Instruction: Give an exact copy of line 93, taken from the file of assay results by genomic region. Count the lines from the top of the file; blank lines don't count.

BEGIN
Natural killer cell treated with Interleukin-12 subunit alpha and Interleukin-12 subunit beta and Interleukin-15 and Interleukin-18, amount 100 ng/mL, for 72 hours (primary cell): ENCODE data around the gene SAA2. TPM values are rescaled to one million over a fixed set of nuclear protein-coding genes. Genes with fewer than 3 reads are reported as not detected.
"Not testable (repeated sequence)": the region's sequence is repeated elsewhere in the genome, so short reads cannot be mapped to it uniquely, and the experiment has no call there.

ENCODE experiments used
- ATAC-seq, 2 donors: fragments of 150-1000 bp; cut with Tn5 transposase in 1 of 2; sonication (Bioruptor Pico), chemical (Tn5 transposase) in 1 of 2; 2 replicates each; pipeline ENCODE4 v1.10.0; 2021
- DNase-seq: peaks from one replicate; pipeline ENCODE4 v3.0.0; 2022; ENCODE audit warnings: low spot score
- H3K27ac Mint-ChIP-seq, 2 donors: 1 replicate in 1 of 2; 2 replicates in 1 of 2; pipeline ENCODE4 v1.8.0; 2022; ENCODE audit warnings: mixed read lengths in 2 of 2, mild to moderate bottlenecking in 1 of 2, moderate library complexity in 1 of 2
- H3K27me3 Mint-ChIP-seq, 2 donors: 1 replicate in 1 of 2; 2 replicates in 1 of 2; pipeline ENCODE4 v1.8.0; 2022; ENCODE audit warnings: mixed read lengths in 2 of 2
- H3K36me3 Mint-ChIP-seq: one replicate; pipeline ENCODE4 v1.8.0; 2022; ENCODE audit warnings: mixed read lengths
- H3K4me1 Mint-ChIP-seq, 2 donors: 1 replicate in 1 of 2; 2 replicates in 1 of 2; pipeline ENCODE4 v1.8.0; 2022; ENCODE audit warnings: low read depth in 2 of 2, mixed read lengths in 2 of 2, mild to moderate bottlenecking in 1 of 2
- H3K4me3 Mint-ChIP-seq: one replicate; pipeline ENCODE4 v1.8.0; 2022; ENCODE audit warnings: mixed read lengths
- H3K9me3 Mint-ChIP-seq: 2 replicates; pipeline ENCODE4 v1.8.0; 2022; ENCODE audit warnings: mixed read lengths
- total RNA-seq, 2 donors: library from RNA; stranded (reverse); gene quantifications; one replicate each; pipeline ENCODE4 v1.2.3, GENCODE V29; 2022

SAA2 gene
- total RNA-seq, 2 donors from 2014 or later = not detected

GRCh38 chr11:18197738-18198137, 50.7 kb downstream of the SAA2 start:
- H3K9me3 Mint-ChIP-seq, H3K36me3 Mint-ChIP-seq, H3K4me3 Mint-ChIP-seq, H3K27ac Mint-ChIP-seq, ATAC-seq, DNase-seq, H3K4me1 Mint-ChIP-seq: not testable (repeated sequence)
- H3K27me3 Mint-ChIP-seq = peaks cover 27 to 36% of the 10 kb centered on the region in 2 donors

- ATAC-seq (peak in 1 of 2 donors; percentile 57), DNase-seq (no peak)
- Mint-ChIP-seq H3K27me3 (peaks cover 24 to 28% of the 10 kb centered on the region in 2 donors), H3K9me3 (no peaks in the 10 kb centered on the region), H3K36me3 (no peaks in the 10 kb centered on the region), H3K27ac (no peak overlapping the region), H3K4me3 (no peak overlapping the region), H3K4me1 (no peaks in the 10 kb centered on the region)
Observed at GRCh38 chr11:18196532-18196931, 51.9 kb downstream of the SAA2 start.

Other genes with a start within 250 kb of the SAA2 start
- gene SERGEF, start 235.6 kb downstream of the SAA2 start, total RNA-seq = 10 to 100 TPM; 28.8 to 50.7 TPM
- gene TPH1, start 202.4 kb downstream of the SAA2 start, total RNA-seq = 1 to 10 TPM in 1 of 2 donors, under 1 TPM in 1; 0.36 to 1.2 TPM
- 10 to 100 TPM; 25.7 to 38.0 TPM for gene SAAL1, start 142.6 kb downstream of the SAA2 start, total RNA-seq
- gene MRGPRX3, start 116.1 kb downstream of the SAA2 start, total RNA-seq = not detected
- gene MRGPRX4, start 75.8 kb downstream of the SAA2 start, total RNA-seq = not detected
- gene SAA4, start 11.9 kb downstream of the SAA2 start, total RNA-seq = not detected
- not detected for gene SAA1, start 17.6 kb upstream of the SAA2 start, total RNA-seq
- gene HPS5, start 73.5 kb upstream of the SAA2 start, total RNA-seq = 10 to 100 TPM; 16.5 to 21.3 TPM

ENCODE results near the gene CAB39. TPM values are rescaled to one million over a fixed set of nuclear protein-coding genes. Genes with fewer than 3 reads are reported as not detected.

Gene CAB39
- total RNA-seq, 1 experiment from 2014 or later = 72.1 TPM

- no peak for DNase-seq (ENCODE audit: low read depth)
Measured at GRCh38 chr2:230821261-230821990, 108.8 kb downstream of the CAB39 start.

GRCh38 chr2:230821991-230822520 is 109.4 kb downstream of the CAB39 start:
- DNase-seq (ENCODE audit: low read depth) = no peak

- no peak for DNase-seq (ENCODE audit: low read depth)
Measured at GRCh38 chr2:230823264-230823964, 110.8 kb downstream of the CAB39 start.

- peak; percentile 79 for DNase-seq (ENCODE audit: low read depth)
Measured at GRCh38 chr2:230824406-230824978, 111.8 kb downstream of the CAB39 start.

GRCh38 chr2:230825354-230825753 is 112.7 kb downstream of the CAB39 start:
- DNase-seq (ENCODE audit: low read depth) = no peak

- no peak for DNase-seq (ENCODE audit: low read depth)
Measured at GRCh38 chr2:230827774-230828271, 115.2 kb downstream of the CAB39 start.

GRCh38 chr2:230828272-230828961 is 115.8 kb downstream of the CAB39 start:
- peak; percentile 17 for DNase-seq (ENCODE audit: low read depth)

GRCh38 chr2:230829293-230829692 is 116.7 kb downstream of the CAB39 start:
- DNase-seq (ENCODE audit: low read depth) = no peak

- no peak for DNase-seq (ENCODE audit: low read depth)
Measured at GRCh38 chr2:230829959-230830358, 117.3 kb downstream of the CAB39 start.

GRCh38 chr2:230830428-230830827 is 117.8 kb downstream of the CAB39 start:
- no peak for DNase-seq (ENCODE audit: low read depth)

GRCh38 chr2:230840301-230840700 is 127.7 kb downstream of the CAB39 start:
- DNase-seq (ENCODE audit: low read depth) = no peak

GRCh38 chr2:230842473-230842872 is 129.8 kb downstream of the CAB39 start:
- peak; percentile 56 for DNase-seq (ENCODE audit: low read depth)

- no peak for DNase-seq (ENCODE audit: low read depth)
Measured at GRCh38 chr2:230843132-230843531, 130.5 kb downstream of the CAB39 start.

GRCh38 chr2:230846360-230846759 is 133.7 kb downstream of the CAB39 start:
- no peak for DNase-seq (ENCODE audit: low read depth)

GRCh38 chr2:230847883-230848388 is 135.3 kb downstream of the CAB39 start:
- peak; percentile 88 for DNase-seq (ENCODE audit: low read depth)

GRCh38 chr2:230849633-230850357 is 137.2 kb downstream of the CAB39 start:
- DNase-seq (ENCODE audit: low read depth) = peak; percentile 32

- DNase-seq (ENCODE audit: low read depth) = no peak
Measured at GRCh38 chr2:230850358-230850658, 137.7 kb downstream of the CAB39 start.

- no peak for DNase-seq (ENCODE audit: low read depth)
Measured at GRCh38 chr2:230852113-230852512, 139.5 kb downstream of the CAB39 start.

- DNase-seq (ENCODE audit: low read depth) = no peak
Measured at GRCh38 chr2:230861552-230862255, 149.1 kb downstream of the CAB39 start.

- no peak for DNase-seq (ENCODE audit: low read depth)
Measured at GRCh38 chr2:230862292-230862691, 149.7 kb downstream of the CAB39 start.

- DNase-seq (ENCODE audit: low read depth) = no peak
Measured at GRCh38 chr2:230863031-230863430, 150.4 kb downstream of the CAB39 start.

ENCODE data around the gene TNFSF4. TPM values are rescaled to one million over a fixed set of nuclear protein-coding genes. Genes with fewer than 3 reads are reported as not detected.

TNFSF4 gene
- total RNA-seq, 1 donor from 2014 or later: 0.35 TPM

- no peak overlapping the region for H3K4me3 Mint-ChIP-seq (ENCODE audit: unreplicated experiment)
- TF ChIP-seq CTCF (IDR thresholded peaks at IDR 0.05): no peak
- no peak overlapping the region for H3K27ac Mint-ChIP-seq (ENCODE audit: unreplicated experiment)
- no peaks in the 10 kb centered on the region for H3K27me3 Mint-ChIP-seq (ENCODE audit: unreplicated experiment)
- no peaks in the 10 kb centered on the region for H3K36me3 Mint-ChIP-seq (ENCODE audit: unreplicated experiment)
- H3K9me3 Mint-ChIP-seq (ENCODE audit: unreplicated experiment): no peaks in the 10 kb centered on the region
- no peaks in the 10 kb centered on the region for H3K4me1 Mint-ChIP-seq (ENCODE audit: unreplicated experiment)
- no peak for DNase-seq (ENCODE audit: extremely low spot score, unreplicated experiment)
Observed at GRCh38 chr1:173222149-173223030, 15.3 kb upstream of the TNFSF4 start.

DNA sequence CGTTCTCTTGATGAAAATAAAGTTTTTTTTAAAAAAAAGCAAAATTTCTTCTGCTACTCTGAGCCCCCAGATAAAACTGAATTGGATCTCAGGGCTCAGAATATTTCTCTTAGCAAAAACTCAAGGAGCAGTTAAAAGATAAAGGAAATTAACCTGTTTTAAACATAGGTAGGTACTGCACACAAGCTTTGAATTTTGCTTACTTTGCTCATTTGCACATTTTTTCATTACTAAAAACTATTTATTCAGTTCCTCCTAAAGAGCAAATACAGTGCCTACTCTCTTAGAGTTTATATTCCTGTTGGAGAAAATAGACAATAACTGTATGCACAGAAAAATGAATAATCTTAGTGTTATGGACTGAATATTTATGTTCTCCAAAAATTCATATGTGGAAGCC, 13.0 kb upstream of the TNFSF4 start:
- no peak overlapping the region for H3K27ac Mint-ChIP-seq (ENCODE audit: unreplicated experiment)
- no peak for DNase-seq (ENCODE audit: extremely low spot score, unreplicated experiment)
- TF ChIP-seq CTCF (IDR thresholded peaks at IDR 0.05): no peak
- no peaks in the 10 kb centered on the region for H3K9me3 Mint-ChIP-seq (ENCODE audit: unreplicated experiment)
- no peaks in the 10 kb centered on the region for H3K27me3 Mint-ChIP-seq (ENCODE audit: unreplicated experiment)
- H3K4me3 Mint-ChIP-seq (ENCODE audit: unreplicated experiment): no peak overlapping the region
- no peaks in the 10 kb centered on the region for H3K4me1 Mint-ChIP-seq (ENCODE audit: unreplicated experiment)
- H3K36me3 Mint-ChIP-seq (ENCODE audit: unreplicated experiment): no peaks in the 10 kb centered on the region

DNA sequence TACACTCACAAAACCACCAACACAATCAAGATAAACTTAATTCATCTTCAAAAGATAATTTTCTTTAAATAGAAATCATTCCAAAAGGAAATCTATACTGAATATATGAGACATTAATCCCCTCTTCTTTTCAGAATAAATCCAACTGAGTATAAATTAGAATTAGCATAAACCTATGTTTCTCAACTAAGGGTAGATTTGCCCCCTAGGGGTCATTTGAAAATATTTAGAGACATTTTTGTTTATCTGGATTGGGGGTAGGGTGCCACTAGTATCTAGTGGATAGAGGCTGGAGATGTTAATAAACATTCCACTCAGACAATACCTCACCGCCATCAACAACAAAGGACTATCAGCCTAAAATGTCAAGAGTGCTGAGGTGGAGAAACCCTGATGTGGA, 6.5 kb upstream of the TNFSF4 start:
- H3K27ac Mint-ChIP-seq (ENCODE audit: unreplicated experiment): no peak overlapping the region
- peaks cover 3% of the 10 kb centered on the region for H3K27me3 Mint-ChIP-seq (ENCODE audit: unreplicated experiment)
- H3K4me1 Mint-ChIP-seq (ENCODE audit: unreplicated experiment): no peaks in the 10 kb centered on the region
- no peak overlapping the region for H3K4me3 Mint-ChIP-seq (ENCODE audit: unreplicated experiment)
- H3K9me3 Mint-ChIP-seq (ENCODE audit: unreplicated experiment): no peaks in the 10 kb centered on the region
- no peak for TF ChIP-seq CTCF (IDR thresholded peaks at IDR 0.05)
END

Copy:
- H3K4me3 Mint-ChIP-seq (ENCODE audit: unreplicated experiment): no peak overlapping the region